Trump was ‘leader in effort to call Brexit,’ claims Sean Spicer
Trump was a consistent supporter of British efforts to leave the European Union, despite the initial confusion over what ‘Brexit’ actually meant.
Speaking to Michael Wolff of the Hollywood Reporter last summer, Trump seemed to suggest that he did not know the meaning of Brexit.
“And Brexit? Your position?” Wolff asked.
“Huh?” the then-presumptive Republican nominee replied.
After the term was explained to Trump, he replied: “Oh yeah, I think they should leave.”
Trump’s support for Brexit has been highly controversial.
Immediately after the result of the Brexit referendum was released, Trump flew to Scotland, where he claimed his presidential campaign had helped the Brexiteers to take “back their country.”
“They’re angry over borders, they’re angry over people coming into the country and taking over, nobody even knows who they are,” said Trump during the grand reopening of one of his Scottish golf resorts.
Scottish politicians and commentators attacked the then-presumptive Republican nominee for endorsing Brexit. Scotland overwhelmingly voted in favor of remaining in the EU.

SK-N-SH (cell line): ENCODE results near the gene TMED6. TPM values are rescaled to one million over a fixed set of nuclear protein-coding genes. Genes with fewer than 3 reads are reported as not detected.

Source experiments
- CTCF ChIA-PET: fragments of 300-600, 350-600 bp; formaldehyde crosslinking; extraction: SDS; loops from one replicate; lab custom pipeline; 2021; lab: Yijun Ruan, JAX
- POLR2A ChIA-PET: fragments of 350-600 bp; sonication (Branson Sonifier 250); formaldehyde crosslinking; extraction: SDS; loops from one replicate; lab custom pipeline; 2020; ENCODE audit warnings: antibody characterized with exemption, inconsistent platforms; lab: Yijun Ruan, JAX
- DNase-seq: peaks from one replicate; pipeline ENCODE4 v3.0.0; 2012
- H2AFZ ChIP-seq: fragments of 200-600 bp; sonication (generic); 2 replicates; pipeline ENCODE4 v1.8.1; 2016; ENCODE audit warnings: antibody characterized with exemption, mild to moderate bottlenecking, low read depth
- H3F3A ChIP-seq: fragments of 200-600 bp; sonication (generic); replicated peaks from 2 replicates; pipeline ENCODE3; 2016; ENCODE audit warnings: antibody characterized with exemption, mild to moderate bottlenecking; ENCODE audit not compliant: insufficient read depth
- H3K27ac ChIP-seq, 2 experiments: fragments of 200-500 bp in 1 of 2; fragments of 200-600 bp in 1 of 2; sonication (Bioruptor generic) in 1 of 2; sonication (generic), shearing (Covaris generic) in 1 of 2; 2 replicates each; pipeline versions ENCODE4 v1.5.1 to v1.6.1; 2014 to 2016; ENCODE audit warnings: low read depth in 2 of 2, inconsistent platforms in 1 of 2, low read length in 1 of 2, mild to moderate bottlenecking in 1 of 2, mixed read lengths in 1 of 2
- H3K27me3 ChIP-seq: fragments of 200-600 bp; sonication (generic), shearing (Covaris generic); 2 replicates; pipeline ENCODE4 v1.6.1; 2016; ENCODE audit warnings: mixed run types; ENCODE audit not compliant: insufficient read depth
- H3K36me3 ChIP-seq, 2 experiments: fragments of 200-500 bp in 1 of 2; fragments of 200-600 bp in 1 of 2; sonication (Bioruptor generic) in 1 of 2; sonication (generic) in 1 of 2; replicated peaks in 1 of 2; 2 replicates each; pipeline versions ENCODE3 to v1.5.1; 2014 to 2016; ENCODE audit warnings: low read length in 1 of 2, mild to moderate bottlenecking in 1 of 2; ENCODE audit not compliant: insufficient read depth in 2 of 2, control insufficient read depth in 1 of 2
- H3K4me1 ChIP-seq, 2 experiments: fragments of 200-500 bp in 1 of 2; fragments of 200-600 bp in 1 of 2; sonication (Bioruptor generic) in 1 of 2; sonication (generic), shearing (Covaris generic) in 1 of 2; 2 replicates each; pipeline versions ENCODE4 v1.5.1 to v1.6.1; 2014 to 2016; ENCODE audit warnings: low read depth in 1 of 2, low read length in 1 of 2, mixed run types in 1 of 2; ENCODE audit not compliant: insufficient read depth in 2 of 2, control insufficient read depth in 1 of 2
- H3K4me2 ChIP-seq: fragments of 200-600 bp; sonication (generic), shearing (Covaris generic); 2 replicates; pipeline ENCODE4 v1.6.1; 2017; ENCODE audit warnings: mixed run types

@realDonaldTrump you couldn't be more out of touch with reality if Nessie bit you on the arse you utter fool. Scotland voted REMAIN.— Terry McDermott (@TerryMacMusic) 24 June 2016
Trump’s support of the Brexit movement brought him closer to Nigel Farage, the ex-leader of UKIP.
Farage, who participated in a number of Trump rallies, was later recommended by the US president for the post of UK ambassador to the US, in breach of diplomatic conventions.
Trump reaffirmed his support for Brexit in an interview with the Times earlier this year.
“You look at the European Union and its Germany. Basically a vehicle for Germany. That’s why I thought the UK was so smart in getting out,” he said.
He also said he expects other countries to withdraw from the EU following Brexit.
“I believe others will leave. I do think keeping it together is not going to be as easy as a lot of people think,” he added.
Speaking to the Financial Times, President of the European Commission Jean-Claude Juncker criticized these remarks as inflammatory and threatening the security of the European continent.
“Do not invite others to leave, because if the EU collapses, you will have another war in the western Balkans.”
“The only possibility for this tortured part of Europe is to have a European perspective. If we leave them to themselves — Bosnia and Herzegovina, Republika Srpska [Serbia], Macedonia, Albania, all of these countries — we will have a war again,” Junker added.